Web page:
How deep is deep enough? -- Quantifying class separability in the hidden layers of deep neural networks

Achim Schilling, Claus Metzner, Jonas Rietsch, Richard Gerum, Holger Schulze, Patrick Krauss

Deep neural networks typically outperform more traditional machine learning models in their ability to classify complex data, and yet is not clear how the individual hidden layers of a deep network contribute to the overall classification performance. We thus introduce a Generalized Discrimination Value (GDV) that measures, in a non-invasive manner, how well different data classes separate in each given network layer. The GDV can be used for the automatic tuning of hyper-parameters, such as the width profile and the total depth of a network. Moreover, the layer-dependent GDV(L) provides new insights into the data transformations that self-organize during training: In the case of multi-layer perceptrons trained with error backpropagation, we find that classification of highly complex data sets requires a temporal {\em reduction} of class separability, marked by a characteristic 'energy barrier' in the initial part of the GDV(L) curve. Even more surprisingly, for a given data set, the GDV(L) is running through a fixed 'master curve', independently from the total number of network layers. Furthermore, applying the GDV to Deep Belief Networks reveals that also unsupervised training with the Contrastive Divergence method can systematically increase class separability over tens of layers, even though the system does not 'know' the desired class labels. These results indicate that the GDV may become a useful tool to open the black box of deep learning.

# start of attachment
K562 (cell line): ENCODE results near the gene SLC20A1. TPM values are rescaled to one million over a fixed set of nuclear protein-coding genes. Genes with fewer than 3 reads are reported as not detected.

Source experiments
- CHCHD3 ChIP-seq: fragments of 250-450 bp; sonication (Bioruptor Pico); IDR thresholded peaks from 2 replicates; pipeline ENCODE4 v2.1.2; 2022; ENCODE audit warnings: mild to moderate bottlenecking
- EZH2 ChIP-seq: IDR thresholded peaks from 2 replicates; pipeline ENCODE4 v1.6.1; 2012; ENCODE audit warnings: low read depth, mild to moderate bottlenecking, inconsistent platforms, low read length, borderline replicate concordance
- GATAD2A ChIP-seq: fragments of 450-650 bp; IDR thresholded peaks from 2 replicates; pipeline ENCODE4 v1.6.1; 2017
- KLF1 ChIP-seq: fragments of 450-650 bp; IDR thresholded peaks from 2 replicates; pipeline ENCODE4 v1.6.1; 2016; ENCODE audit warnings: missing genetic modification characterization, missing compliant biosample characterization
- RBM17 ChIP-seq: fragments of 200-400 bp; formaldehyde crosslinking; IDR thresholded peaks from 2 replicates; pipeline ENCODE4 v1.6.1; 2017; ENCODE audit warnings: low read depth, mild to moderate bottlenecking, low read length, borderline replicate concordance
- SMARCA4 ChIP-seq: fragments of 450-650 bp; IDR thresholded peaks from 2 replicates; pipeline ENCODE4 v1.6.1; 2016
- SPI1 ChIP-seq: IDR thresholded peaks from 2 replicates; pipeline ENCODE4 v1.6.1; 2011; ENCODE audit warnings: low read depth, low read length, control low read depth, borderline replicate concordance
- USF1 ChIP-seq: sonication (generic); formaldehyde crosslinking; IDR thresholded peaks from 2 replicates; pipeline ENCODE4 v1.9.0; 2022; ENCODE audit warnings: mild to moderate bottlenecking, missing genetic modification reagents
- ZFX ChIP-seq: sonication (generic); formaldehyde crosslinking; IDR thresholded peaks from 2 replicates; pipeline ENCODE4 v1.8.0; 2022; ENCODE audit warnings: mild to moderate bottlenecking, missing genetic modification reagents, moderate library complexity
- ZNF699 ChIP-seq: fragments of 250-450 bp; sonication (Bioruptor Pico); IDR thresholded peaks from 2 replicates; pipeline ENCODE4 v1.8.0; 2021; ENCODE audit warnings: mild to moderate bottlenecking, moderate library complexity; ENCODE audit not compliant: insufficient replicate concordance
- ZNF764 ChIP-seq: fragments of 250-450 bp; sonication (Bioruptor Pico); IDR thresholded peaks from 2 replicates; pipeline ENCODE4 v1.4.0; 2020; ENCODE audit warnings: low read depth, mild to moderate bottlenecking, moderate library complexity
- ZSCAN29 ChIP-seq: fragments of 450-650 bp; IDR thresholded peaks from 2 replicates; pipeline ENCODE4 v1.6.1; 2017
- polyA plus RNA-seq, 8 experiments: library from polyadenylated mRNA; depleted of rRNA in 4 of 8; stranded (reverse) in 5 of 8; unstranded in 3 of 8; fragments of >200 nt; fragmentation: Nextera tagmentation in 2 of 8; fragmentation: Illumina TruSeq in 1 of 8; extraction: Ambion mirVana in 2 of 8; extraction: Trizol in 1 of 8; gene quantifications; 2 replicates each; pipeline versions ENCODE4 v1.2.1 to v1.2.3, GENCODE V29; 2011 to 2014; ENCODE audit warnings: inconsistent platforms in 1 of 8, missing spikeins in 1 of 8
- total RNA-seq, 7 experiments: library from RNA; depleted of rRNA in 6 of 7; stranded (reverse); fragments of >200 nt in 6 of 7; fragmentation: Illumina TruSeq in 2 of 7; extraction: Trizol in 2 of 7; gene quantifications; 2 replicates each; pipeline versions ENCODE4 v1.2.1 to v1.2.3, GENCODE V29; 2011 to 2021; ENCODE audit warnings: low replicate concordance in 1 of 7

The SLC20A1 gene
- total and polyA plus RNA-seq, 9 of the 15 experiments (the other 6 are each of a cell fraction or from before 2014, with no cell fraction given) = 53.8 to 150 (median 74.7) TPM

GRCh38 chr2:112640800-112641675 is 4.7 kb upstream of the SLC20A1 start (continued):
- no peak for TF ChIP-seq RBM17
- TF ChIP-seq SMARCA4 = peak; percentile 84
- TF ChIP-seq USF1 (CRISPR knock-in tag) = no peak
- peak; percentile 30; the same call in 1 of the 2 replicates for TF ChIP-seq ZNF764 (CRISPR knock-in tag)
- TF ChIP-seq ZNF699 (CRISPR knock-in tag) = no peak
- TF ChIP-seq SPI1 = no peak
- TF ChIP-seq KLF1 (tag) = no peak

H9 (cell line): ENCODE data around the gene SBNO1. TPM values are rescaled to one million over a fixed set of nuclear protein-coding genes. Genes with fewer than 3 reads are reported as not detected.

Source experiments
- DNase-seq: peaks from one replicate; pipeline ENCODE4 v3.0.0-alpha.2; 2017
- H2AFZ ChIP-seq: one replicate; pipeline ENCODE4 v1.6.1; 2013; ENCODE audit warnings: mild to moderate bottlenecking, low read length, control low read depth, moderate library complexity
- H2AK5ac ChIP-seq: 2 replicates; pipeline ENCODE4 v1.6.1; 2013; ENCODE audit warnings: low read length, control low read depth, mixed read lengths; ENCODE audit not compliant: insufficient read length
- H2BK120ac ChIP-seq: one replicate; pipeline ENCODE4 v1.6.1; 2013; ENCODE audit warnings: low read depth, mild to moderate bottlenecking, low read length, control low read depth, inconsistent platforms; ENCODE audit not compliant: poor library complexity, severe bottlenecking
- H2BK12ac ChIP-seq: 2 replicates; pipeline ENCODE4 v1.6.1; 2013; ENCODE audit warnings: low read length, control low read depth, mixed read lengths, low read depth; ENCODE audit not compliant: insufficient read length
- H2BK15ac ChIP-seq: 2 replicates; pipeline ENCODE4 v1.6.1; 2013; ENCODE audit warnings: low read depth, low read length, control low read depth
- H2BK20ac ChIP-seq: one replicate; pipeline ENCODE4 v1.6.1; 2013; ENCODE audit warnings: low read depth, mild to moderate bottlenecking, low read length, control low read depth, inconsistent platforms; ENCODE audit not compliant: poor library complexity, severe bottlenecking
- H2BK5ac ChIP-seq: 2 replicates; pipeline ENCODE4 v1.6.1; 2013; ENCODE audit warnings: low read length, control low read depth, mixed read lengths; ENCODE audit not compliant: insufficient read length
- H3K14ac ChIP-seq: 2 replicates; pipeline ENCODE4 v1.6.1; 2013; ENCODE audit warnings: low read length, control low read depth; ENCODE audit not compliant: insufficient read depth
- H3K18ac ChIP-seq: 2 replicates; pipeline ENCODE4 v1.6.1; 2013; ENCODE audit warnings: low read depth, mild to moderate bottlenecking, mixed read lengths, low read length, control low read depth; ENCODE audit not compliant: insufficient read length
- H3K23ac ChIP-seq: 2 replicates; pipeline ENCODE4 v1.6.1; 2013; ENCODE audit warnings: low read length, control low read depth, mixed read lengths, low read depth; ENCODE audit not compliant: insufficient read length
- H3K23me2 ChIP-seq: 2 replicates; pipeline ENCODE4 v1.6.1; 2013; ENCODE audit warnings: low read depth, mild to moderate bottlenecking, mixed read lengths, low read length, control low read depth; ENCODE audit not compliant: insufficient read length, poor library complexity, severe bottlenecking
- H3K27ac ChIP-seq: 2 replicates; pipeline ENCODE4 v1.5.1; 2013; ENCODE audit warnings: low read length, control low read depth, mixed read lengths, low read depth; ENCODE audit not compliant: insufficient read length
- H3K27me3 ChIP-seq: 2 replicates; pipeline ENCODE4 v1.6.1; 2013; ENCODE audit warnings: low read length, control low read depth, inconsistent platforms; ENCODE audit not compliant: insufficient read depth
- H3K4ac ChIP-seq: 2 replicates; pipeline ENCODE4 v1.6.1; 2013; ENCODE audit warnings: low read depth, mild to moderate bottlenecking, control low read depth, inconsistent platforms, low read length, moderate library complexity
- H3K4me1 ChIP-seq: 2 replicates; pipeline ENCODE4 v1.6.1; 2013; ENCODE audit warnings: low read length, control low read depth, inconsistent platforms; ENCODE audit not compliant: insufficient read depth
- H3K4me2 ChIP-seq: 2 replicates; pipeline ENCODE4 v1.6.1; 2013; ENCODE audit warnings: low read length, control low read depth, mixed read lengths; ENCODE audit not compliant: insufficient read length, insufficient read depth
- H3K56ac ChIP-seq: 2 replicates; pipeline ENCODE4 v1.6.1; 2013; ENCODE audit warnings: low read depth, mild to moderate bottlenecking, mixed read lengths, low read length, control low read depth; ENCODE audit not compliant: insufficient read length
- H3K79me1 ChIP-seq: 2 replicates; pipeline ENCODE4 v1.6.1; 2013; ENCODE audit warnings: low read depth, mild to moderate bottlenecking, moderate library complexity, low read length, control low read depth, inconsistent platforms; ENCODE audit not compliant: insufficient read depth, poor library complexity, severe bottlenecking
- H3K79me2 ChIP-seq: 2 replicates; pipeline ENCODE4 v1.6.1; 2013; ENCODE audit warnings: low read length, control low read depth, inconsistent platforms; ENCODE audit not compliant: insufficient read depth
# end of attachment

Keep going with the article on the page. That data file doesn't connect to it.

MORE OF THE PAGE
Knowledge Graph



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